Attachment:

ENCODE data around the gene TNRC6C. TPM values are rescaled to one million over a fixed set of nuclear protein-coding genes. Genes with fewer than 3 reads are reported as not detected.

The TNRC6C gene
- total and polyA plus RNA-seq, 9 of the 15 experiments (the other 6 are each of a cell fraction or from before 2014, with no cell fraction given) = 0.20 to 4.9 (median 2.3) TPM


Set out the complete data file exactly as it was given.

ENCODE data around the gene TNRC6C. TPM values are rescaled to one million over a fixed set of nuclear protein-coding genes. Genes with fewer than 3 reads are reported as not detected.

The TNRC6C gene
- total and polyA plus RNA-seq, 9 of the 15 experiments (the other 6 are each of a cell fraction or from before 2014, with no cell fraction given) = 0.20 to 4.9 (median 2.3) TPM